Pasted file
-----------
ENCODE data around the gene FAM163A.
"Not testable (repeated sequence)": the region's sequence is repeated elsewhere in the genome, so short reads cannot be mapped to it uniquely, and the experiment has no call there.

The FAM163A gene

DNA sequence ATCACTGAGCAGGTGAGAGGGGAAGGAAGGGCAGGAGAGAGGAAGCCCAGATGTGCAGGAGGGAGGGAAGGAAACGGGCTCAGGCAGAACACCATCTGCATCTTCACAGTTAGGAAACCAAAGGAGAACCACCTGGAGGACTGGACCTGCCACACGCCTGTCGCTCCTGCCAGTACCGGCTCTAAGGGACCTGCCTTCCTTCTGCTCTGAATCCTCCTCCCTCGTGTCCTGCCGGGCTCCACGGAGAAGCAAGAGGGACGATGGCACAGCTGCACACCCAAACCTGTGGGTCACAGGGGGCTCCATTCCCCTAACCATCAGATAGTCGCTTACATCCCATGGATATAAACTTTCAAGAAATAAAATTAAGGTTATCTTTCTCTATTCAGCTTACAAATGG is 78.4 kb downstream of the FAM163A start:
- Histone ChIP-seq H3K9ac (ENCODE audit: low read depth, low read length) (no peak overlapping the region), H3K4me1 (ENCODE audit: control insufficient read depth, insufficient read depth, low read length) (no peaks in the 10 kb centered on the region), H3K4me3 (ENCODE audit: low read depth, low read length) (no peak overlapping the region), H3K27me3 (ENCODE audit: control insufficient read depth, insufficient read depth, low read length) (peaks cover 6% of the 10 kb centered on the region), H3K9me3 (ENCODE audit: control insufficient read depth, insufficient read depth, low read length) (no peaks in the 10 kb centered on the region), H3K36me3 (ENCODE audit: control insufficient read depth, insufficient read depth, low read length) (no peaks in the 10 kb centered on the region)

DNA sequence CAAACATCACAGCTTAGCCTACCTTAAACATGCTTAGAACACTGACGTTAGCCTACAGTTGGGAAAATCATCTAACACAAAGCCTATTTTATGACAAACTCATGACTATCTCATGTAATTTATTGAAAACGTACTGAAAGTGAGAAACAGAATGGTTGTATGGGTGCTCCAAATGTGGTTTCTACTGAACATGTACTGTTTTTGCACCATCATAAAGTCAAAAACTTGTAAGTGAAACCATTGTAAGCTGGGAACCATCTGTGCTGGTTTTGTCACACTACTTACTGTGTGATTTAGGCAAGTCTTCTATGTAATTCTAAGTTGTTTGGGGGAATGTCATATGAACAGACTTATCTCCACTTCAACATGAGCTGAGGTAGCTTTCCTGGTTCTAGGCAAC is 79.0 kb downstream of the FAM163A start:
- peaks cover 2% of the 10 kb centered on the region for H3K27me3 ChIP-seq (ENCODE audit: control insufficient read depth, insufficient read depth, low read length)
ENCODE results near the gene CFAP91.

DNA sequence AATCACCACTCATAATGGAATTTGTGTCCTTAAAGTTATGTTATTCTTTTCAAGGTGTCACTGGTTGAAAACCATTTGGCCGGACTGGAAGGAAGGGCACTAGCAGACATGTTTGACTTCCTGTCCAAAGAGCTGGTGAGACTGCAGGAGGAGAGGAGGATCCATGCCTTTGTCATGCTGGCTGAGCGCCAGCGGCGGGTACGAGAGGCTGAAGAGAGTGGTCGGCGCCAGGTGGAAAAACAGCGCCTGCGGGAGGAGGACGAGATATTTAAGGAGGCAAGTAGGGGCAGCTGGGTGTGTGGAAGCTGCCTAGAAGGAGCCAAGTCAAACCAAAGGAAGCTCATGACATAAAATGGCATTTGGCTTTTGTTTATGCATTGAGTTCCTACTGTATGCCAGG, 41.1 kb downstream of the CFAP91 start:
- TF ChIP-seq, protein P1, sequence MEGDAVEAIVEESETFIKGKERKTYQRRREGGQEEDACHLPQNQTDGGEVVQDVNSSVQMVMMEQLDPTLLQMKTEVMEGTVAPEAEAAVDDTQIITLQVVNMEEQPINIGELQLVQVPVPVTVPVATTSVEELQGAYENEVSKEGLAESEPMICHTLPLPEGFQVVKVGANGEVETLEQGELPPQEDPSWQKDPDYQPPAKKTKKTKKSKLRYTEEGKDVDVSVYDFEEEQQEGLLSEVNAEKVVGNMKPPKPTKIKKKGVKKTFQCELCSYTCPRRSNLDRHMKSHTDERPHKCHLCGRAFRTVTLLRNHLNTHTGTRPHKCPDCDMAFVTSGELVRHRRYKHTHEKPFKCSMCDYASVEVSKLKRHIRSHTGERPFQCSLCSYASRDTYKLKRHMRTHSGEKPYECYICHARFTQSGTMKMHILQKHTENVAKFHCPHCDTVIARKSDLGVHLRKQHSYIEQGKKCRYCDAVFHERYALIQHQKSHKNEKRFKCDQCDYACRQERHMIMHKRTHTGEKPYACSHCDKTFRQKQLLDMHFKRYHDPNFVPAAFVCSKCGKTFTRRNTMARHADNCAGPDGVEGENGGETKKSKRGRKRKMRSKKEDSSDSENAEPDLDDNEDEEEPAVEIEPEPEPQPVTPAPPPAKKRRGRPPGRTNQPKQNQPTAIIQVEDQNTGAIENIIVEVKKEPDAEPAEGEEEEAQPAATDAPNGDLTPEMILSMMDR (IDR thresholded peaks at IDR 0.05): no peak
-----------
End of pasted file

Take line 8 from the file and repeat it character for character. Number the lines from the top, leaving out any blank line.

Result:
ENCODE results near the gene CFAP91.